'Joker' Wins Venice. Can We Say Comic Book Films Are Art Now?

Todd Phillips' "Joker" took home the top prize in Venice. What does it mean for comic book movies and TV moving forward? 

We're inside what we thought was a comic book bubble. After the success of the Toby Maguire Spider-Man movies as well as the Marvel universe, comic intellectual property was at an all-time high. 

Everyone thought it was a bubble, but we're almost twenty years in and instead of bursting, it feels like we're actually pivoting into something more unprecedented. 

Today, I want to go over the new embrace of pop culture properties and figure out how the Joker's win at the Venice Film Festival marks a new phase in the acceptance of these kinds of films. 

Joker Wins Venice. Can We Say Comic Book Films Are Art Now?

The Gold Lion is the top prize at the Venice Film Festival...movies like Brokeback Mountain, Rashomon, and The Wrestler have taken home the top prize in the past.

There are a lot of people shaking their fists at the sky and lamenting the Joker win, primarily because this year, Venice audiences and jury chose IP over originals. 

Trust me, as a writer trying to constantly break into Hollywood, I get it. But as a guy who owns 4000+ comic books, who dreams of writing those properties, it's kind of nice to see people taking it seriously. 

Joker's win at Venice signifies the meeting of art and commerce. 

While some of us have embraced the art within Marvel and DC properties already, this is the first time a festival has truly embraced these movies. Sure, we got an Academy Award for Heath Ledger's portrayal of the Joker, and the nomination for Black Panther, but those felt like harbingers of the change. 

This Gold Lion feels like a signal that it's here. 

Upon receiving the prize, Todd Phillips thanked "Warner Bros. and DC for stepping out of their comfort zone and taking such a bold swing on me and this movie."

Now that that comfort zone has been expanded, we're in uncharted territory. 

Assuming Joker is a financial success, there will be more of a precedent to take comics and properties inspired by comics seriously as pieces of cinematic art. We all know there's more money in these kinds of titles, but now that there is prestige, it opens the world up for all sorts of versions of these movies and TV shows. 

It's not just about Joker 

While Joker is capturing hearts and minds in theaters, I am most excited for Watchmen to hit HBO. 

While the Watchmen movie might have been before its time, the TV show is coming at the right time to capitalize on the good graces of audiences. Damon Lindelof is kind of my writing hero, so it helps to have him helming the ship. 

Having the show on HBO, which is synonymous with prestige television, shows the heat behind such properties. 

It also means Hollywood is probably now open to these kinds of takes on their properties.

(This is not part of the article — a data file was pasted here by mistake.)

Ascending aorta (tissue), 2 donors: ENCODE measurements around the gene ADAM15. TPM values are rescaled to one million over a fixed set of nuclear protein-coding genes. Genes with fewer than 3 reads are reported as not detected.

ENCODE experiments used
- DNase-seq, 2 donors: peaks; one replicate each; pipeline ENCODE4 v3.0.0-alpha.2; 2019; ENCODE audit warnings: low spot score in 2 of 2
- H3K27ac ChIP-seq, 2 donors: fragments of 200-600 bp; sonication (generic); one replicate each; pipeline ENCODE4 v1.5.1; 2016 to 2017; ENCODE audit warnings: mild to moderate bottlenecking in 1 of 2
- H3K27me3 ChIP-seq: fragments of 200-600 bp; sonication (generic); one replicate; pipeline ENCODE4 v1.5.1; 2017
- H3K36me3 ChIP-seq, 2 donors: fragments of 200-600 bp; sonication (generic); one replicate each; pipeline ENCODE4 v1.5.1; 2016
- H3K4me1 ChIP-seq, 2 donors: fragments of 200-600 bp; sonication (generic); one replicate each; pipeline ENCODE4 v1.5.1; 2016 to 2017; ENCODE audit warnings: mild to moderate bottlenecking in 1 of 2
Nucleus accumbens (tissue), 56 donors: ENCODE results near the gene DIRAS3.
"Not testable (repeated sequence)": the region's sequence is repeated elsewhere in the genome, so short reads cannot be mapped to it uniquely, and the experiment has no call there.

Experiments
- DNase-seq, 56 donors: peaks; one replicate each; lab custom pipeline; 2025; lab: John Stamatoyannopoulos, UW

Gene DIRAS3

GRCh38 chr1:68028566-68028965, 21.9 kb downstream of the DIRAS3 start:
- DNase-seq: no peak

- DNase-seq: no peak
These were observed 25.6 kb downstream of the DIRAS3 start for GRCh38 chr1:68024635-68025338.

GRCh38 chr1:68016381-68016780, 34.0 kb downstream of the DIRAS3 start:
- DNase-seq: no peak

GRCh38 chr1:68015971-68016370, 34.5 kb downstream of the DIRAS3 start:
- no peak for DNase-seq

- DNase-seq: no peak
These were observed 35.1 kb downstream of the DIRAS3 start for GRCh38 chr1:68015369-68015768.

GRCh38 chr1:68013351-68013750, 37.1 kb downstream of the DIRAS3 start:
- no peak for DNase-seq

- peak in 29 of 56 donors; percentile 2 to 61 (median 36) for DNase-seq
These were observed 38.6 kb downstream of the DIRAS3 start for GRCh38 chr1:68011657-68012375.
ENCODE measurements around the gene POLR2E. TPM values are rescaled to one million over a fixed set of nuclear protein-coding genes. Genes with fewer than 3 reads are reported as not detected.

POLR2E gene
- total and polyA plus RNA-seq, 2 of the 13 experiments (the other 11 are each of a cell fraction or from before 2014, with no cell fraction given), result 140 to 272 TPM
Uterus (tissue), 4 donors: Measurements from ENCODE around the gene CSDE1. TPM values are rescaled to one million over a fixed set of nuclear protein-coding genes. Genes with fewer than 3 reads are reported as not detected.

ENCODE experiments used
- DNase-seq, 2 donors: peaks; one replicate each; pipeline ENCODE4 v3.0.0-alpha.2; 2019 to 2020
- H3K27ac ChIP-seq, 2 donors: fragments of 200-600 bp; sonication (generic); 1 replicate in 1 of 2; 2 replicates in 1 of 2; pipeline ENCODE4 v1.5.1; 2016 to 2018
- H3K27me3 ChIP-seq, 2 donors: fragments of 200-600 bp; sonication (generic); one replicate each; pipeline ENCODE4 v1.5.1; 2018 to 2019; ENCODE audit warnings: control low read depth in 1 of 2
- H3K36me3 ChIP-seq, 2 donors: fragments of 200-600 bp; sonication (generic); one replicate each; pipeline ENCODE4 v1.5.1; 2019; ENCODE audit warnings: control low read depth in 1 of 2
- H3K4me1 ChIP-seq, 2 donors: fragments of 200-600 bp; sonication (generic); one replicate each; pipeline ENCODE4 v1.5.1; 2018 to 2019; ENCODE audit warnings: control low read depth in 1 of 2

Video is no longer available: www.youtube.com/watch?v=1yKq1PRvPJQ

All the old comics, graphic novels, or stories that haven't had their just due are now open for business at these big studios. And you don't have to make tentpole swings for them. If you keep the budget relatively modest and have an interesting/relevant take, you could be in luck. 

So maybe originals aren't being pushed forward the way you want, but at least original takes on proven intellectual property have a place in Hollywood. 

What properties are you most excited about? 

What's something you want to adapt with the same outside the box thinking as Joker

Let us know in the comments! 

What's next? How to Write a Marvel Film From Start to Finish

Learn how these Marvel writers were able to surmount the odds and write the biggest blockbuster of all time. 

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Obviously you haven't watch the film. I did (in Venice, last Saturday). It is a true masterpiece and Joaquin Phoenix is at Daniel-Day Lewis level now. BUT it has nothing to do with comic books. It is NOT an adaptation of a comic book. It just uses names like "Joker", "Gotham" or "Wayne". That's it. It has nothing to do with all those crappy super heroes films. Actually, I'm pretty sure that most Avengers lovers will hate "Joker". It's an author film, with a real character and no black and white american morality. It's closer to let's say "There will be blood" than any other comic book adaptation. So to answer your question "Can We Say Comic Book Films Are Art Now?" well, art can be everything as long as it moves, changes and shakes people and make them think about the world they live in. So 99% of cinema today is NOT art, it's just simple entertainment. But a comic book adaptation could be art, yes.

September 11, 2019 at 3:19AM

Vincent Galiano
Filmmaker / Screenwriter / Photographer

We have the tech and the cultural "maturity" around graphic novels for someone to take a real swing at Gaiman's Sandman. HBO? Apple? Companies are throwing money around right now. A well executed Sandman series could be very special...

September 12, 2019 at 12:44PM, Edited September 12, 12:44PM


Look it up.

September 12, 2019 at 8:56PM